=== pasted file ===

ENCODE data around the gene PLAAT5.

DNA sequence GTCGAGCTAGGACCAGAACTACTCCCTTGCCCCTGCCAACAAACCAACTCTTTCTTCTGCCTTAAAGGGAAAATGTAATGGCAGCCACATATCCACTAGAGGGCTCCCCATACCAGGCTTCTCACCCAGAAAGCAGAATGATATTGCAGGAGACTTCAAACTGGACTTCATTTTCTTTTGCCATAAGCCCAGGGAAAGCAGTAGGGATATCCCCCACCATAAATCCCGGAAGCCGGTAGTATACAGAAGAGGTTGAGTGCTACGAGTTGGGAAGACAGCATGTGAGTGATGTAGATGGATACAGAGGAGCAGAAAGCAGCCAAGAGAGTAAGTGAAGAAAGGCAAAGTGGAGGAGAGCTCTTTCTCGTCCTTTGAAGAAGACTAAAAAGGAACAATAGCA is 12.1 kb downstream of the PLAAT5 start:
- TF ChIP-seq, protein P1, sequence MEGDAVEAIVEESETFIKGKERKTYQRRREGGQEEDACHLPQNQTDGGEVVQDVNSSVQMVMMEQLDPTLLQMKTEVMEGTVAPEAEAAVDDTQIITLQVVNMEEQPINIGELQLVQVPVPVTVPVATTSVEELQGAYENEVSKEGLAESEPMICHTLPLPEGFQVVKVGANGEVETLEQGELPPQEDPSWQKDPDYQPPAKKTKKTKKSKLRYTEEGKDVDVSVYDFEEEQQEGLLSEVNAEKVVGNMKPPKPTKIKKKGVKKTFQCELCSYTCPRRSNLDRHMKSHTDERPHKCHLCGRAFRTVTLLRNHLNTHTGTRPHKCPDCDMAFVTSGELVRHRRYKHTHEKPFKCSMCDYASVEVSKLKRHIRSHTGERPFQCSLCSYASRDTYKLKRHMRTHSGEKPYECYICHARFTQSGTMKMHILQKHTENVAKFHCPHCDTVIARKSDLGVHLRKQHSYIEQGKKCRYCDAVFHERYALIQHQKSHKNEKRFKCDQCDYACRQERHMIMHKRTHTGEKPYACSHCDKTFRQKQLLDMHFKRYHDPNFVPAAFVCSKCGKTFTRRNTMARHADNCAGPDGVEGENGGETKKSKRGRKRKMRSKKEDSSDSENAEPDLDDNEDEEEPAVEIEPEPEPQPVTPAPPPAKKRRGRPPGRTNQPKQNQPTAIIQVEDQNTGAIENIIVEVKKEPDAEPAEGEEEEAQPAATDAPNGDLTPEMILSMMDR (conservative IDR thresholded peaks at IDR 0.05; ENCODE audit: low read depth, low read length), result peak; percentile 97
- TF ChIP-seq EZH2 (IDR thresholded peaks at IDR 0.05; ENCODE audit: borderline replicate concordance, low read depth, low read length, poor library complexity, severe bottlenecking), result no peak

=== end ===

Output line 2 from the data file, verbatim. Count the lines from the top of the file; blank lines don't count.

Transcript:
DNA sequence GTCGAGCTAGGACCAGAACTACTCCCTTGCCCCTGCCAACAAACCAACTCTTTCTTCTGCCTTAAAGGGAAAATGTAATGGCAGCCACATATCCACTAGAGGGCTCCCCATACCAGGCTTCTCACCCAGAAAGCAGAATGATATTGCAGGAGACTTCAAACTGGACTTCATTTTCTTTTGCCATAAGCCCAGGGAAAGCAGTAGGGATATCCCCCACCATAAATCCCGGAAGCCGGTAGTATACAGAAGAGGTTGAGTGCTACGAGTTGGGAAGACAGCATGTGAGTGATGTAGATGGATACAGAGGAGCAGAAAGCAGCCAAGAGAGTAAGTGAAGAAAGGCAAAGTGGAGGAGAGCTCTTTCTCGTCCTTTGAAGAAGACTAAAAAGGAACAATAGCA is 12.1 kb downstream of the PLAAT5 start: